Early diagnosis of COPD can be accomplished through simple spirometric testing.
Chronic obstructive pulmonary disease (COPD) remains the only disease among the top 10 that continues to rise in prevalence, morbidity, and mortality. Now the fourth most common cause of death, COPD will kill 110,000 people in the United States this year. Persons with COPD also are at high risk for lung cancer, heart attack, and stroke.1 Thus, targeting COPD in its early and incipient stages, and treating it with a growing armamentarium of effective therapeutic agents, can stem the tide of COPD now. The key to early diagnosis and intervention is identification through simple spirometric tests. Office spirometers should now be used in all primary care physicians offices, in clinics, and at the workplace.
A new national health care initiative known as the National Lung Health Education Program (NLHEP) strongly recommends that all smokers over 45 undergo testing to determine FVC, FEV1, and the ratio between the two.2 These are the only two measurements that are required for the early diagnosis of COPD. None of the other derived parameters from the expiratory flow volume curve, or the time volume curve offer any advantages. Use of a large number of measures on a computer printout serves only to confuse primary care practitioners, and has no inherent clinical value. The foundation for the NLHEP is the Lung Health Study, which identified nearly 6,000 patients over the age of 35, but not yet 60, who had smoked at least 10 pack-years.1
When smoking cessation was successful, there was an improvement in airflow, followed by only a slight decline during the 5-year follow-up. By contrast, those patients who continued to smoke had accelerated losses on their collision course with premature morbidity and mortality from COPD (see Figure 1). However, none of the patients in this study died of COPD during the 5-year follow-up, because they were in only mild to moderate stages of disease. The most common cause of death proved to be lung cancer (see Table 1), which was more common than heart attack and stroke. Other smoking-related cancers accounted for other deaths. Now a late follow-up reveals 227 (3.9% of the 5,887 patients enrolled) lung cancer cases in this population at high risk. It is a known fact that smokers with airflow obstruction have a prevalence of lung cancer, usually in situ or stage I, which can be identified by a combination of sputum cytology and CT scanning.3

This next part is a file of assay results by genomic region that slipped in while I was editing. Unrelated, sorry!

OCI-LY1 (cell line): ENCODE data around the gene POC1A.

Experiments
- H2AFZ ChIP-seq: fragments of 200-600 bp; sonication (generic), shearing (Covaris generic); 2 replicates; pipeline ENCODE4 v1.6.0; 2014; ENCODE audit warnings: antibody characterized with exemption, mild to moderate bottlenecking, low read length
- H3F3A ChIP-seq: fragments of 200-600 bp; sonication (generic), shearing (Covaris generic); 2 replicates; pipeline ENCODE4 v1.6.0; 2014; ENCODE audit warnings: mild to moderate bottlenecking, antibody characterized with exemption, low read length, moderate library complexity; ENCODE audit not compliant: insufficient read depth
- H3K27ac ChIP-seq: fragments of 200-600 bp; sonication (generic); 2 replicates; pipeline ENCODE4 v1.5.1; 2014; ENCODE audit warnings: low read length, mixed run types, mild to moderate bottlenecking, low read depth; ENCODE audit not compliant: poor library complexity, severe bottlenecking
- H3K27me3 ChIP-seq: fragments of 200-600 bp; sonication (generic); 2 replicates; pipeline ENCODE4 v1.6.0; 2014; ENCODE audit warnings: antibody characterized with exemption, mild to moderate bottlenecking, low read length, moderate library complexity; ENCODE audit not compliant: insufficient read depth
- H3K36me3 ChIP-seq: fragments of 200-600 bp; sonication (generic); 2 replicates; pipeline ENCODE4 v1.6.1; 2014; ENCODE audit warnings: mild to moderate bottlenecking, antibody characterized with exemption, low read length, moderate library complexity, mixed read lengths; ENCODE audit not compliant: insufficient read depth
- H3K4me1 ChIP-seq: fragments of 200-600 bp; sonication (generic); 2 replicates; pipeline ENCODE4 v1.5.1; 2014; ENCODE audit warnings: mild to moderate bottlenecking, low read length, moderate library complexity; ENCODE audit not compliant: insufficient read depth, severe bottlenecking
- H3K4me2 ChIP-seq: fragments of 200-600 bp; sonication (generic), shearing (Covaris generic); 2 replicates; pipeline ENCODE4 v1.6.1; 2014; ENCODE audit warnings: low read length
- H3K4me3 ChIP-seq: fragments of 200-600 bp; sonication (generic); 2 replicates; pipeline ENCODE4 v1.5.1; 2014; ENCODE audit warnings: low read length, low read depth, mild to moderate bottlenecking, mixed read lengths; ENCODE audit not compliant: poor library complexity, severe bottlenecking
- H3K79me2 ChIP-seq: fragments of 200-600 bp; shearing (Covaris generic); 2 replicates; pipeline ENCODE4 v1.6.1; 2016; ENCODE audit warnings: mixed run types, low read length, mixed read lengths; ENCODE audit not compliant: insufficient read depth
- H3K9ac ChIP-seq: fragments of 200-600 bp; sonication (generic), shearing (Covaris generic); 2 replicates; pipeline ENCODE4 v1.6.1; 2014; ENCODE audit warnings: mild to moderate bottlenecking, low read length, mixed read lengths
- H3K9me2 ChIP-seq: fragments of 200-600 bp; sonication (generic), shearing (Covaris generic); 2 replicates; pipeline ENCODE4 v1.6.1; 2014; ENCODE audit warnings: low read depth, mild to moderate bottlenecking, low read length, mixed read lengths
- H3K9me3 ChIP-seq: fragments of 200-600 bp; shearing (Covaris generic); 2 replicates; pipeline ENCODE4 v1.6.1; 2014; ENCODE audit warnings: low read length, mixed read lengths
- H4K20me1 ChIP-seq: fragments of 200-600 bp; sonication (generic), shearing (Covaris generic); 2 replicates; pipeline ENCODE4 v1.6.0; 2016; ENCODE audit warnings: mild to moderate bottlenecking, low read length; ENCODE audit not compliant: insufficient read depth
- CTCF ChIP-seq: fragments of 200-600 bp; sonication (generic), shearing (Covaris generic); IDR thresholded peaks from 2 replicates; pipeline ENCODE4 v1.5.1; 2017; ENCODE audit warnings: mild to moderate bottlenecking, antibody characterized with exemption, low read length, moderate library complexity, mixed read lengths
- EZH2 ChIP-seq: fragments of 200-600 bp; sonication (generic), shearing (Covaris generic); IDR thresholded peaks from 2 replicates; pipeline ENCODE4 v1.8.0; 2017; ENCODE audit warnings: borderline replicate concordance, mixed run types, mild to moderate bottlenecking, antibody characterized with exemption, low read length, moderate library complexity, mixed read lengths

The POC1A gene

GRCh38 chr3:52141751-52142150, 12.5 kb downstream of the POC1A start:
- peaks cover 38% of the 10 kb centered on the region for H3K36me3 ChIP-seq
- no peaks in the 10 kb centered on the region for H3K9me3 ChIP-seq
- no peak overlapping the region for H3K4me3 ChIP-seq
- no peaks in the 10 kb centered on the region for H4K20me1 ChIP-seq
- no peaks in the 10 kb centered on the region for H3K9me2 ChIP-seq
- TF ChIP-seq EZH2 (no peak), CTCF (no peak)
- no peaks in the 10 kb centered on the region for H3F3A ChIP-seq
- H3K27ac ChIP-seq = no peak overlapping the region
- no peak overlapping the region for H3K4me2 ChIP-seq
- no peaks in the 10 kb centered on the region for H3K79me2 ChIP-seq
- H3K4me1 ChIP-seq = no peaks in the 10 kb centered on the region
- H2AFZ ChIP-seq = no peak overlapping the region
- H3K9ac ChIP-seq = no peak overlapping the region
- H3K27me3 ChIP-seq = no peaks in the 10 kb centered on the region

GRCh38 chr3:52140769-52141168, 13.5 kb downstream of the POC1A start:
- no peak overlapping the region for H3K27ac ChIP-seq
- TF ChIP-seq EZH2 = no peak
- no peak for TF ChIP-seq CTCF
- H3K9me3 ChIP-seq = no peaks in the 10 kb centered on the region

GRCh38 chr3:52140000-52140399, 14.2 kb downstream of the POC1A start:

FIGURE 1. The Lung Health Studyeffect of stopping smoking on decline of FEV1.
Proven strategies that are effective in smoking cessation include behavioral modification, choice of a quit date, and the use of pharmacologic agents to mitigate the symptoms of nicotine withdrawal. These symptoms are anxiety, depression, irritability, insomnia, and poor concentration. Nicotine gum is available over-the-counter in 2-mg and 4-mg strength. The 4-mg gum is best for the most addicted smokers who consume more than a pack of cigarettes per day. Nicotine patches are also available in pharmacies without a prescription. Nicotine spray and nicotine inhalers are available by prescription. A combination of nicotine replacement strategies may be used in selected patients.
Non-nicotine replacement products also blunt withdrawal symptoms. Bupropion is a dopaminergic drug, which alone is at least as effective as a nicotine patch.4 Two products together are more effective than either given alone. Tricyclic antidepressants and other drugs may also be effective.